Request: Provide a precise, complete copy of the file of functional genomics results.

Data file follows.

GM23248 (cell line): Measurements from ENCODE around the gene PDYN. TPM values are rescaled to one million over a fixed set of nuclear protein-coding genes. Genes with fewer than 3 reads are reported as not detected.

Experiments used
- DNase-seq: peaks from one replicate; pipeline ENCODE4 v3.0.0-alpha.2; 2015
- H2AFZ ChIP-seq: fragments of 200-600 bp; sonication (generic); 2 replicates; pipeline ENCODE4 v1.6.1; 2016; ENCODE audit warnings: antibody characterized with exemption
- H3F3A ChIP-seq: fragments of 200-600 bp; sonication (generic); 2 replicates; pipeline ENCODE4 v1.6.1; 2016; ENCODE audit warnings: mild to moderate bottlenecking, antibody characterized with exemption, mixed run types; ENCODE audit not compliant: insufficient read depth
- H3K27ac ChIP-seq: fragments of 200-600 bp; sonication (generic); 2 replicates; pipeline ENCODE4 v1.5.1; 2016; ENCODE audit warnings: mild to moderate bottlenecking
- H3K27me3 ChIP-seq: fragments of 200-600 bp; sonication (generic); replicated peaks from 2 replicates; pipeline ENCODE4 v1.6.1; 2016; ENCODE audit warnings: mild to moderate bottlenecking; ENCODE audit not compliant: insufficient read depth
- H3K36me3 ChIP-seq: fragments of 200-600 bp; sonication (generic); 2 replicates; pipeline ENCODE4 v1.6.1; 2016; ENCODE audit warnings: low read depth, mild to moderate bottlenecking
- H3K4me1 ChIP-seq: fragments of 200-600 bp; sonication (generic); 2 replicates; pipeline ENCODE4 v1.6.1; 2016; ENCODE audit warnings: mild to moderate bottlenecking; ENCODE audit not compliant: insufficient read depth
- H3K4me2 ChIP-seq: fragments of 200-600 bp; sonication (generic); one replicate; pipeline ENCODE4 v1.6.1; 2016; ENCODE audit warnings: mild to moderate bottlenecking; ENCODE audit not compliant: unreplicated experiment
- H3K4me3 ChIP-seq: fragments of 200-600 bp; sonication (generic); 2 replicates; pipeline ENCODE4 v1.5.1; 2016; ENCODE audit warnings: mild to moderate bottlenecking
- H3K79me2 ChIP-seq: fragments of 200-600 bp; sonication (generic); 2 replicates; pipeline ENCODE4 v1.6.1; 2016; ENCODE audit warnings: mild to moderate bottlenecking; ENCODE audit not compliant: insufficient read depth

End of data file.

GM23248 (cell line): Measurements from ENCODE around the gene PDYN. TPM values are rescaled to one million over a fixed set of nuclear protein-coding genes. Genes with fewer than 3 reads are reported as not detected.

Experiments used
- DNase-seq: peaks from one replicate; pipeline ENCODE4 v3.0.0-alpha.2; 2015
- H2AFZ ChIP-seq: fragments of 200-600 bp; sonication (generic); 2 replicates; pipeline ENCODE4 v1.6.1; 2016; ENCODE audit warnings: antibody characterized with exemption
- H3F3A ChIP-seq: fragments of 200-600 bp; sonication (generic); 2 replicates; pipeline ENCODE4 v1.6.1; 2016; ENCODE audit warnings: mild to moderate bottlenecking, antibody characterized with exemption, mixed run types; ENCODE audit not compliant: insufficient read depth
- H3K27ac ChIP-seq: fragments of 200-600 bp; sonication (generic); 2 replicates; pipeline ENCODE4 v1.5.1; 2016; ENCODE audit warnings: mild to moderate bottlenecking
- H3K27me3 ChIP-seq: fragments of 200-600 bp; sonication (generic); replicated peaks from 2 replicates; pipeline ENCODE4 v1.6.1; 2016; ENCODE audit warnings: mild to moderate bottlenecking; ENCODE audit not compliant: insufficient read depth
- H3K36me3 ChIP-seq: fragments of 200-600 bp; sonication (generic); 2 replicates; pipeline ENCODE4 v1.6.1; 2016; ENCODE audit warnings: low read depth, mild to moderate bottlenecking
- H3K4me1 ChIP-seq: fragments of 200-600 bp; sonication (generic); 2 replicates; pipeline ENCODE4 v1.6.1; 2016; ENCODE audit warnings: mild to moderate bottlenecking; ENCODE audit not compliant: insufficient read depth
- H3K4me2 ChIP-seq: fragments of 200-600 bp; sonication (generic); one replicate; pipeline ENCODE4 v1.6.1; 2016; ENCODE audit warnings: mild to moderate bottlenecking; ENCODE audit not compliant: unreplicated experiment
- H3K4me3 ChIP-seq: fragments of 200-600 bp; sonication (generic); 2 replicates; pipeline ENCODE4 v1.5.1; 2016; ENCODE audit warnings: mild to moderate bottlenecking
- H3K79me2 ChIP-seq: fragments of 200-600 bp; sonication (generic); 2 replicates; pipeline ENCODE4 v1.6.1; 2016; ENCODE audit warnings: mild to moderate bottlenecking; ENCODE audit not compliant: insufficient read depth